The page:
Route Planning

Here are some notes on our route planning for long traverses/Wilderness Classics. I haven’t relied on maps or compasses in years, and though I acknowledge is takes away part of the sense of adventure, I’ve been grateful to have a route on my GPS when it looks like this:

I don’t just tag waypoints and connect the dots- I draw the entire route, including bail-outs, secondary options, potential airstrips, etc.

My workflow is two-step: route selection with Google Earth, then transfer to the GPS unit.

Google Earth
I create a folder within Places (“My Places”) to house the points and line segments for the trip. Google Earth often loses these folders when the program crashes, so I save the folder (right click –> Save Place As –> filename.kmz) at the end of each session.

Satellite Imagery: Resolution varies from being unusable to good enough that you can decipher game trails.

Time-Stamps: The satellite imagery is time-stamped (bottom left corner of the screen) which is particularly useful for gauging crevasse cover. Click on the time stamp to activate a time scroll bar; depending on the historical imagery you can compare snow cover for different months/years.

Photos: I turn on the ‘Photos’ layer and use the photos to gauge vegetation, crevasses, etc. The photos usually get me excited about the trip.

Topo maps: Google Earth’s satellite imagery is much more useful coupled with topo maps. The Geographic Information Network of Alaska (GINA-UAF) provides a free USGS Topographic Map baselayer for Alaksa (download the kml file). I toggle between the baselayers to pick out route options. I’ve heard that similar base maps exist for other areas, so try an internet search for your area.

I use the placemark tool (yellow thumbtack) to tag locations of airstrips, cabins, and other points of interest. I use the path tool (three dots with line) to sketch lines wherever I see good travel options. Initially I have a mess of line segments, and as the route starts to define itself I look for ways to connect line segments for a through-path. I don’t delete the other path options- they could be useful if plans change. I use the ‘Description’ tab to enter segment length (which you can easily pull from the ‘Measurements’ tab) and any other notes. This information does not get transferred to the GPS.

I label all path segments with short labels; my Garmin GPS only takes the first 10 characters of the labels.

Create a new folder to hold a cleaner version of your intended route. You can either copy and paste the original folder and then delete tracks you don’t want, or simply copy and paste tracks from the original folder into the ‘clean’ folder.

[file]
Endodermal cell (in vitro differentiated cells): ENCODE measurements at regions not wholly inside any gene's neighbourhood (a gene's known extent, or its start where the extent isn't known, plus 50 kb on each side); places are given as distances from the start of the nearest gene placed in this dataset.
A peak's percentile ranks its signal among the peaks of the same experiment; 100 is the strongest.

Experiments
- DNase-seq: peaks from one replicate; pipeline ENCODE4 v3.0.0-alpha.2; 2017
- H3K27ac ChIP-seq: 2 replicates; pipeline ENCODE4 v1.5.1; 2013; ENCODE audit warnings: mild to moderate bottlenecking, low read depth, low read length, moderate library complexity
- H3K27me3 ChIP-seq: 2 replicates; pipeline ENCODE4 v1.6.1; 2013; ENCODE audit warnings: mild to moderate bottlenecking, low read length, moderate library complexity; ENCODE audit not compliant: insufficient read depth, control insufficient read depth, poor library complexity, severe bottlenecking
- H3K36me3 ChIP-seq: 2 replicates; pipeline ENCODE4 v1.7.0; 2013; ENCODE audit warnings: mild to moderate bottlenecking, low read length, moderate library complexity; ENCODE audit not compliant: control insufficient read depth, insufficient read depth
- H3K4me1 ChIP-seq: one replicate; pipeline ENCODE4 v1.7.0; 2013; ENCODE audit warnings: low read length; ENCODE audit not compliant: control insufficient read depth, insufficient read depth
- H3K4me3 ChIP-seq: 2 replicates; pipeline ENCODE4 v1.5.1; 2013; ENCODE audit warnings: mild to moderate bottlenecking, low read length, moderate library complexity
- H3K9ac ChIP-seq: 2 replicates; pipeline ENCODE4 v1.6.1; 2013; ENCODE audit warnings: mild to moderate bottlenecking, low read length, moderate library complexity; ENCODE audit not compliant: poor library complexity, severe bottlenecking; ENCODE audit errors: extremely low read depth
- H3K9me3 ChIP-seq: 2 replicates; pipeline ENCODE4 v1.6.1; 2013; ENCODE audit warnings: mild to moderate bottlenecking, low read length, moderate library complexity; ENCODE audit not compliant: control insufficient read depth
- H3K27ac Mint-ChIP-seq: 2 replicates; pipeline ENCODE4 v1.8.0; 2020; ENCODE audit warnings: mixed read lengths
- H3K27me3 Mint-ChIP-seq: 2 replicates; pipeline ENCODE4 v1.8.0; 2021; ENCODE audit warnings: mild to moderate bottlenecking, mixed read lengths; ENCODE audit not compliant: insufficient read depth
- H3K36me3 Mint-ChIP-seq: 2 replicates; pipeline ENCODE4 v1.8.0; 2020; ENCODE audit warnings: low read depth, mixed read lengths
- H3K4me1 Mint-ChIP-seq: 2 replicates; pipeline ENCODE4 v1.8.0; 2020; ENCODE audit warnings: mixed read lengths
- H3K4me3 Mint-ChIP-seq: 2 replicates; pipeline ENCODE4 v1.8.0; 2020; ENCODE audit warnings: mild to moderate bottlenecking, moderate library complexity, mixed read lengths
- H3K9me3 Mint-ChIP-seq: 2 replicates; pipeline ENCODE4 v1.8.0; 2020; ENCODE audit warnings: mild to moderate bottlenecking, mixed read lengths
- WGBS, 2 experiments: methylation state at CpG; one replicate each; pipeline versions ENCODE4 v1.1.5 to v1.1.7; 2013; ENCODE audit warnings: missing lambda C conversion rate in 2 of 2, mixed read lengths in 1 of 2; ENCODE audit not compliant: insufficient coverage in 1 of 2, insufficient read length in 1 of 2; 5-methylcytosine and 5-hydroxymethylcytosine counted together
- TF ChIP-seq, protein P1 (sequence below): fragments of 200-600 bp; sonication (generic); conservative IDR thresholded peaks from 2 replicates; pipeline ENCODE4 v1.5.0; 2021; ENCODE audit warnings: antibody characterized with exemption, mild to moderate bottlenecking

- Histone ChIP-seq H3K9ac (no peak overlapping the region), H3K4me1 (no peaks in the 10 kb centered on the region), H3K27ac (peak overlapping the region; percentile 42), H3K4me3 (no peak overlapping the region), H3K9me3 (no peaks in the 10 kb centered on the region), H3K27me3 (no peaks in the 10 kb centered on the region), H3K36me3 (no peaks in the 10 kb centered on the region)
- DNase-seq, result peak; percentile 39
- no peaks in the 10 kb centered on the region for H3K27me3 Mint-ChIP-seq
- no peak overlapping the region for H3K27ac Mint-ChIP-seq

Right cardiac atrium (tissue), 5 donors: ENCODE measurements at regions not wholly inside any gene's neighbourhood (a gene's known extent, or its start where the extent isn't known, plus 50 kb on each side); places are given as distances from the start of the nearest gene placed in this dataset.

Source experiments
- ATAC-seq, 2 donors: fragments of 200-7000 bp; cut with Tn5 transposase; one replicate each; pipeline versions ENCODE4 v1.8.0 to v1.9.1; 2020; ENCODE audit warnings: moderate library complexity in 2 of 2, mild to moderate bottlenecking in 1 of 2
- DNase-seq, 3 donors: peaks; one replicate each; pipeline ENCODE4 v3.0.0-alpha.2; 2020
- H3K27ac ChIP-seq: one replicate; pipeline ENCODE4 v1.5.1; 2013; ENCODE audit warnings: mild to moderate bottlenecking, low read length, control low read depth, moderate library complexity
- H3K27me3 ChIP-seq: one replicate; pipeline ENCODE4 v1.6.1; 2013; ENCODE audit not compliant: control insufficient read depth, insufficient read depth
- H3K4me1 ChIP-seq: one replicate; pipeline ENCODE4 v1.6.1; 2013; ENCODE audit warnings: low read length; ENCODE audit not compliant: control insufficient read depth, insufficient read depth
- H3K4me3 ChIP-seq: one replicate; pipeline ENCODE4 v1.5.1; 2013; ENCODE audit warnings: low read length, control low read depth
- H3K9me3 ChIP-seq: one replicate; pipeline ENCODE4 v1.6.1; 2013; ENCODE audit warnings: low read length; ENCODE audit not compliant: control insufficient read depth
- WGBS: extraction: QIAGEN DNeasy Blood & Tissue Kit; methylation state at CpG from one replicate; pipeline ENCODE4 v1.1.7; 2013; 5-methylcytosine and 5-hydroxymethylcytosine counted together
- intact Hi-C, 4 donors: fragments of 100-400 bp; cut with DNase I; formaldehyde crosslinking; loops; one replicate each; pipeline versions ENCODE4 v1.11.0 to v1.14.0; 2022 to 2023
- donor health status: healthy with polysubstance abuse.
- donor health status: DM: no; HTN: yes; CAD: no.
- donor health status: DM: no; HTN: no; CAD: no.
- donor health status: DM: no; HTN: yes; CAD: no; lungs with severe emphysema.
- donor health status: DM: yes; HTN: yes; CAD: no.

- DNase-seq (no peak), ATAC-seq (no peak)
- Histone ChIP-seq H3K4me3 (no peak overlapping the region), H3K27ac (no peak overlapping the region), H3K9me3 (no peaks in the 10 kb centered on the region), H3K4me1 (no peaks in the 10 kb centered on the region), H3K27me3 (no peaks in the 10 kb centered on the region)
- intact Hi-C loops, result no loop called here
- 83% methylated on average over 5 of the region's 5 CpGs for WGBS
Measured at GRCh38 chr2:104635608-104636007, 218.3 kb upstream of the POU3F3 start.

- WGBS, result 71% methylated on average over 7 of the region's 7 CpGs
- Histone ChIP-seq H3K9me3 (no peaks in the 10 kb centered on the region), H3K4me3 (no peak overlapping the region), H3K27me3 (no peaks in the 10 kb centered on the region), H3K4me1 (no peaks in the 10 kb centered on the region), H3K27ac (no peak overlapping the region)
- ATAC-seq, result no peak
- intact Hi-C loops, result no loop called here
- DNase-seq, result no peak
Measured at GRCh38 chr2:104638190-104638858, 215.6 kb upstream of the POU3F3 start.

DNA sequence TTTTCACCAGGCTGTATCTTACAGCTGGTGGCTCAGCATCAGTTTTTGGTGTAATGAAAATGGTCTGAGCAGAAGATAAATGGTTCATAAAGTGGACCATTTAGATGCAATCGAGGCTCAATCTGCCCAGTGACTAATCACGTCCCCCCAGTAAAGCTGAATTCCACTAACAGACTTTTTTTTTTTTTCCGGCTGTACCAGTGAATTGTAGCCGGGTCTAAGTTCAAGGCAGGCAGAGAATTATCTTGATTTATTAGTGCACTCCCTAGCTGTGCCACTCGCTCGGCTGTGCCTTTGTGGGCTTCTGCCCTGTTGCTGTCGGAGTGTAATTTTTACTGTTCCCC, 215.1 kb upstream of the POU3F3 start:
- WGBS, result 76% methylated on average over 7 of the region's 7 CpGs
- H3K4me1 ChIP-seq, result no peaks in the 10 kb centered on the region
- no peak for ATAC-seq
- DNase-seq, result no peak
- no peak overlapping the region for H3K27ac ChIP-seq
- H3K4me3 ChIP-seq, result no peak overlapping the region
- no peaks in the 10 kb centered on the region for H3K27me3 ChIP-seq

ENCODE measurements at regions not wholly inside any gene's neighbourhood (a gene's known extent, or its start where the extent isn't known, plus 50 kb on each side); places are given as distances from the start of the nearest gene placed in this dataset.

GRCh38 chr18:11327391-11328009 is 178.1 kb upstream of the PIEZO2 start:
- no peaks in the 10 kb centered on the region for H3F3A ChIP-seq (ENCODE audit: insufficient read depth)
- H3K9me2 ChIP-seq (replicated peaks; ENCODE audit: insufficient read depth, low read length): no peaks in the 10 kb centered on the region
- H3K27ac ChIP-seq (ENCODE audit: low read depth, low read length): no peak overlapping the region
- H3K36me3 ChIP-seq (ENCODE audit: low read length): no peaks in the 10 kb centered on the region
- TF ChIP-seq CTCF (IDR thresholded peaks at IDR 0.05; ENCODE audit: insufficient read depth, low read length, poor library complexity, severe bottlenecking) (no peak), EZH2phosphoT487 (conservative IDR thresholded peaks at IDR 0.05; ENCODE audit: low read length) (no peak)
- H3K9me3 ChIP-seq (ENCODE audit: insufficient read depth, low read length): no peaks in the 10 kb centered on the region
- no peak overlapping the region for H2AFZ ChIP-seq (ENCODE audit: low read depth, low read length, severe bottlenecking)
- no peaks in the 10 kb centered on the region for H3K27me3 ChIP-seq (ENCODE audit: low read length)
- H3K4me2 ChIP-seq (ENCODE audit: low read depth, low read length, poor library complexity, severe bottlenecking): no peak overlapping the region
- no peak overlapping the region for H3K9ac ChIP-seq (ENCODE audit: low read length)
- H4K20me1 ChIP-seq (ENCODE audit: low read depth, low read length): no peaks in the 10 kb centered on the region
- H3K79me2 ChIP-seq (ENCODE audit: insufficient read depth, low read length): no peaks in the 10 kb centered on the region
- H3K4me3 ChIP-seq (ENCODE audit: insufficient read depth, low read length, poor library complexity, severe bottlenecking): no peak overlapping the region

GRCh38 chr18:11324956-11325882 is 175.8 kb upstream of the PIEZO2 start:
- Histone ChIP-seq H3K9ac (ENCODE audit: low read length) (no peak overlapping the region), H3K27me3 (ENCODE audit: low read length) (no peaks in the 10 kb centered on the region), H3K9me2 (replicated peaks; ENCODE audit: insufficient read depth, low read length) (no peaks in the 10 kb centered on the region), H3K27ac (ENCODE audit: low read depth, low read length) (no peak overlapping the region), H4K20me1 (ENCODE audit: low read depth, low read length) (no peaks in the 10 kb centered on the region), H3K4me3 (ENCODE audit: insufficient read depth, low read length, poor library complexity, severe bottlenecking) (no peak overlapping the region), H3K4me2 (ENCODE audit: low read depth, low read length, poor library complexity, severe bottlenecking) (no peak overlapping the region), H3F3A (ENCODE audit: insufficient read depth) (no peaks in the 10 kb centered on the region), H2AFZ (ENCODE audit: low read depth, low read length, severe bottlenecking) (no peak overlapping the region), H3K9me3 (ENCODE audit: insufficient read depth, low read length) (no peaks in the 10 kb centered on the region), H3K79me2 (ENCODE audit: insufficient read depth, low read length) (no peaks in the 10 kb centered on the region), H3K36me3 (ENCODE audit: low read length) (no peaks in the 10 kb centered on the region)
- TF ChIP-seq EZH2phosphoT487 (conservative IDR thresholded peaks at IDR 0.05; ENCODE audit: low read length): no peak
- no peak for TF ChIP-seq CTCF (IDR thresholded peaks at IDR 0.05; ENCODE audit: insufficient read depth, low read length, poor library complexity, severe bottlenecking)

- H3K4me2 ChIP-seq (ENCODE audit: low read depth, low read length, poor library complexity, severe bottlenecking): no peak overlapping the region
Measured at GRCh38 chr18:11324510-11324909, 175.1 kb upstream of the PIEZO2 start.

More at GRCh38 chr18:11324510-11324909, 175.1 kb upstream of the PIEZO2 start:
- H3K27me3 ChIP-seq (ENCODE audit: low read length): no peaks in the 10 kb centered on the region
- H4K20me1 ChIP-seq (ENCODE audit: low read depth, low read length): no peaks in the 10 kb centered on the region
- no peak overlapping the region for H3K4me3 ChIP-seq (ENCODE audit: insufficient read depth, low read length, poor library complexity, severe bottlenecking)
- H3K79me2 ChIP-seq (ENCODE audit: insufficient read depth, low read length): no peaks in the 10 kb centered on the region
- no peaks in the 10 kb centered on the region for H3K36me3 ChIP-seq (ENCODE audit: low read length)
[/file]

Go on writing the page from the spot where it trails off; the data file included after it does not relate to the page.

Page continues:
Transfer to GPS
Google Earth does not have the capacity to transfer directly to GPS units.

If you have Garmin’s Basecamp (free), save the folder as a .kmz or .kml, open it in Basecamp, right-click the ‘list’ and select ‘Send to your device.’ Be sure to select the ‘tracks’ box. This might be the only option for newer GPS models.

I use GPS Babel, free software very worthy of donation. Export the ‘clean’ Google Earth Folder as a .kml file (not .kmz). Open GPS Babel:
Input: File –> Format –> kml –> “file name”
Select which features to input (Waypoints, Routes, Tracks)
Output: Device –> Format –> Name

The upload takes about 2 seconds.

For the Garmin etrex Vista, you have to turn on the line segments manually by selecting: Main Menu –> Tracks –> select a track –> then activate the ‘Show On Map’ option.

Feel free to contact me if any of that doesn’t make sense.

2 responses

  1. Andrew

    Hey Luc, Thanks for this. I’m stoked about the kml topo baselayer link that you provided. That’s exactly what I was looking for. Now I just need to buy a more capable GPS!

    November 19, 2012 at 11:07 am

  2. Greg

    Luc, this was a very interesting post. I switched to GPS back in late 1990′s but frankly had not figured out how to easily trasfer the info from Google earth. I’ve always done it point by point, manually. Thank you Sir for this information, I’m going to put it to good use shortly.

    November 30, 2012 at 9:48 am

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